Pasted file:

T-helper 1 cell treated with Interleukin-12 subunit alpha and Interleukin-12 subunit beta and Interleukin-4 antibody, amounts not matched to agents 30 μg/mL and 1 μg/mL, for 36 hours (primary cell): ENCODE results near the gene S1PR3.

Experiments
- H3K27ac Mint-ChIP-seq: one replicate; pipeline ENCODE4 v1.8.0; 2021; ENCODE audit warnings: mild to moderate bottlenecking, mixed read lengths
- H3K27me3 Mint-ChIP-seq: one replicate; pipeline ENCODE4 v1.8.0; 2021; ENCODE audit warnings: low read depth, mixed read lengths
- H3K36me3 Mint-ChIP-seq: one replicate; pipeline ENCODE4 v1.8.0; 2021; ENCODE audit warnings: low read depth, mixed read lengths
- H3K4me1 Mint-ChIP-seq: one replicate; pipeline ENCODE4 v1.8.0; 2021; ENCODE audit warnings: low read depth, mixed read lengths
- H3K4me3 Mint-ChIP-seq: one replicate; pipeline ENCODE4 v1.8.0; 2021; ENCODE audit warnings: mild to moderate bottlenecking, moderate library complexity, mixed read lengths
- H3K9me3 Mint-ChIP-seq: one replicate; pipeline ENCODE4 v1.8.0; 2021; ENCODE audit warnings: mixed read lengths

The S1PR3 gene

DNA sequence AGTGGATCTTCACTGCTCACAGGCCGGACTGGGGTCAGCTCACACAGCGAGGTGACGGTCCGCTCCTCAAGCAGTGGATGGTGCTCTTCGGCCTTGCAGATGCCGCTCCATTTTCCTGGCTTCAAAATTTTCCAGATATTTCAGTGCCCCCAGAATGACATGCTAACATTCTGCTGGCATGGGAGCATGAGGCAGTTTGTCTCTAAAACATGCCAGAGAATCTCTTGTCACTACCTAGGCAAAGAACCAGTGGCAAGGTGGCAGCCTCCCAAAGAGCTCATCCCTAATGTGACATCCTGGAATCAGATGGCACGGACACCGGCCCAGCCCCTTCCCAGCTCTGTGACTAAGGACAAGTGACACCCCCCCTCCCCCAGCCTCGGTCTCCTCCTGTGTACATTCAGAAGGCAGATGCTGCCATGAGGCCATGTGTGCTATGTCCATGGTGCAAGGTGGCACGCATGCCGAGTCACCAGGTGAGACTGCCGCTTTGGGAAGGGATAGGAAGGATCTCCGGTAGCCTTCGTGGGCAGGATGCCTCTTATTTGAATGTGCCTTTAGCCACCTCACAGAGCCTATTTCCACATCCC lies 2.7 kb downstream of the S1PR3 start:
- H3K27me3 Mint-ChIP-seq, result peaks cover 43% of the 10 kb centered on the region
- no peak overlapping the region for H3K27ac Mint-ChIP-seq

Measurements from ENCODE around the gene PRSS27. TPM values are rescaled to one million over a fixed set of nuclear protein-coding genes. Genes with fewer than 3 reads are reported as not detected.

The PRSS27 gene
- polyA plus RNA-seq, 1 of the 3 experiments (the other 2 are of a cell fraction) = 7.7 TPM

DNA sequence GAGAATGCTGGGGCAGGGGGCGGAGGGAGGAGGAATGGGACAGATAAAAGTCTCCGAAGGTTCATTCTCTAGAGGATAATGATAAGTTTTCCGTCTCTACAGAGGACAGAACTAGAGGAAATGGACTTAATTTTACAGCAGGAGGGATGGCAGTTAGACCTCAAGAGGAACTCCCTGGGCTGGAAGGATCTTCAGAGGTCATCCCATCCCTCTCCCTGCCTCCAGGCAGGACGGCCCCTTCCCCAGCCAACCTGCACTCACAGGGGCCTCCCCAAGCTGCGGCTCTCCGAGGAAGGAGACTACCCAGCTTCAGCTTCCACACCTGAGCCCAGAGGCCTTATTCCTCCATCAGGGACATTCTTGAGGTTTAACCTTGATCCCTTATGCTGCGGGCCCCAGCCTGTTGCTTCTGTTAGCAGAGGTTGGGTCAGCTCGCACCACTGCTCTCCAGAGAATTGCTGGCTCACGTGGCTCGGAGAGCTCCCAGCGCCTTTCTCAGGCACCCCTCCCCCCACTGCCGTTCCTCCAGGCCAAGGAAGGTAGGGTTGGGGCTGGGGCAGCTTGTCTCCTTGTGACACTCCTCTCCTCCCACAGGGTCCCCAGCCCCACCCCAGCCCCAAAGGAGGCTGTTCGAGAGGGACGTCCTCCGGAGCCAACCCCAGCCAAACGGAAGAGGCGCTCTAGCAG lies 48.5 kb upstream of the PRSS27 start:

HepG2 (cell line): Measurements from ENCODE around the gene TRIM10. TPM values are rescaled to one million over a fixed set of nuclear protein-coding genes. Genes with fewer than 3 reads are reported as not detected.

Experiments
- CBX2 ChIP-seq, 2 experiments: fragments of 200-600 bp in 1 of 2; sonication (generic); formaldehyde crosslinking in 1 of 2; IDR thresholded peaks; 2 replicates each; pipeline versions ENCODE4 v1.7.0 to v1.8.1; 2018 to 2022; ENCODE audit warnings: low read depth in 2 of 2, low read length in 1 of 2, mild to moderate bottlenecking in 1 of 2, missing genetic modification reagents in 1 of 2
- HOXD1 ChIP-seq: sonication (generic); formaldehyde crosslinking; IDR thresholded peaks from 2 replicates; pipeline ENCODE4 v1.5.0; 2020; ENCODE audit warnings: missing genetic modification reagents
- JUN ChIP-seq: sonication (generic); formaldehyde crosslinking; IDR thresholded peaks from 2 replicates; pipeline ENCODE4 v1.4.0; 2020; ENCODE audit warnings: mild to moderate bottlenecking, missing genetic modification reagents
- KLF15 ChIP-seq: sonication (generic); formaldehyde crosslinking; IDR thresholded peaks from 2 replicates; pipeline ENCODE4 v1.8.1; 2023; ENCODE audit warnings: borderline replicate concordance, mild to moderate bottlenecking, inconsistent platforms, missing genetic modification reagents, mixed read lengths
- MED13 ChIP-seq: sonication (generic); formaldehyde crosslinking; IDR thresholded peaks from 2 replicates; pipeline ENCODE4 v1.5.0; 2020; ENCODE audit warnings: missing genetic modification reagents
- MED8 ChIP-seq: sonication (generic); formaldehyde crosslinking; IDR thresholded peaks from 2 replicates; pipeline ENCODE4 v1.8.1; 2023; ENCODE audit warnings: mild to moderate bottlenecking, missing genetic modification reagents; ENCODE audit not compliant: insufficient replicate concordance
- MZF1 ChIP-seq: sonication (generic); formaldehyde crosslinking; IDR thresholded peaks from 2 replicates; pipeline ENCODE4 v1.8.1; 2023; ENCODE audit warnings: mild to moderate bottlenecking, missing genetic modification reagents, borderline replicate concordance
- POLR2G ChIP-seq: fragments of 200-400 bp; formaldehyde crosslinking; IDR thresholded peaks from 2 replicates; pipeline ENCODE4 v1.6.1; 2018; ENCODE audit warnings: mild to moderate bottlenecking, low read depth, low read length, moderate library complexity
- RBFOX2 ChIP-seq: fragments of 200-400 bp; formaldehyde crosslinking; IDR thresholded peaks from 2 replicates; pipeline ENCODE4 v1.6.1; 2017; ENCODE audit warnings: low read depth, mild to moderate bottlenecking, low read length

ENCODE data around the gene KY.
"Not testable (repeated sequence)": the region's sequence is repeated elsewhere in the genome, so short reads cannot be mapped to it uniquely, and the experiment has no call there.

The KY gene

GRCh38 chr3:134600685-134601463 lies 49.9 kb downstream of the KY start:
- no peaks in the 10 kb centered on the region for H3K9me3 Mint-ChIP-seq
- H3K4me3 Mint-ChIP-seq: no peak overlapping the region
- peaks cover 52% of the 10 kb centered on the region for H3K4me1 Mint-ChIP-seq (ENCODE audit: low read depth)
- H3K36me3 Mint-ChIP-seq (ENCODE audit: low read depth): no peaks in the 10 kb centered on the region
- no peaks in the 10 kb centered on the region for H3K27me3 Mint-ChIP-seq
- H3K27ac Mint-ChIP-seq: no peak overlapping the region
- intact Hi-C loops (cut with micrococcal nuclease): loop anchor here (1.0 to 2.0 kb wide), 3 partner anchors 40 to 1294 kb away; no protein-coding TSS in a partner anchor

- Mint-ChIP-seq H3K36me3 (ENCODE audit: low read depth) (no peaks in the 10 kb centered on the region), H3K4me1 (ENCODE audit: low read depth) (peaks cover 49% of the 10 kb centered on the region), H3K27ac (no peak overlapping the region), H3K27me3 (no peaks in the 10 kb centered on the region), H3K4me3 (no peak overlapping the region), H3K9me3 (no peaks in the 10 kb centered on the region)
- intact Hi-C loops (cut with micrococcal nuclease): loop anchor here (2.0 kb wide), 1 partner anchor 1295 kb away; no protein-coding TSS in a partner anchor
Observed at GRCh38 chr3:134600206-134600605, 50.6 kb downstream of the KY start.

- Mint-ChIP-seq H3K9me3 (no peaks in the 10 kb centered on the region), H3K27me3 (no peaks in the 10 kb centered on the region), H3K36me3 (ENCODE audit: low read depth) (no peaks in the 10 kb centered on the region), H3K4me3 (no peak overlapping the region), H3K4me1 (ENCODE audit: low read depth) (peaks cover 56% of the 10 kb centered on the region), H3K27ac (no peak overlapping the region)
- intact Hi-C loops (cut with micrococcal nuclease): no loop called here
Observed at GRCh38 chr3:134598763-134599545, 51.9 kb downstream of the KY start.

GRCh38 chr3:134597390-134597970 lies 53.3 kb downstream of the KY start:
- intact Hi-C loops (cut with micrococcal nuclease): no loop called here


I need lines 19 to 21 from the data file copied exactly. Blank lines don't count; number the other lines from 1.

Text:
- CBX2 ChIP-seq, 2 experiments: fragments of 200-600 bp in 1 of 2; sonication (generic); formaldehyde crosslinking in 1 of 2; IDR thresholded peaks; 2 replicates each; pipeline versions ENCODE4 v1.7.0 to v1.8.1; 2018 to 2022; ENCODE audit warnings: low read depth in 2 of 2, low read length in 1 of 2, mild to moderate bottlenecking in 1 of 2, missing genetic modification reagents in 1 of 2
- HOXD1 ChIP-seq: sonication (generic); formaldehyde crosslinking; IDR thresholded peaks from 2 replicates; pipeline ENCODE4 v1.5.0; 2020; ENCODE audit warnings: missing genetic modification reagents
- JUN ChIP-seq: sonication (generic); formaldehyde crosslinking; IDR thresholded peaks from 2 replicates; pipeline ENCODE4 v1.4.0; 2020; ENCODE audit warnings: mild to moderate bottlenecking, missing genetic modification reagents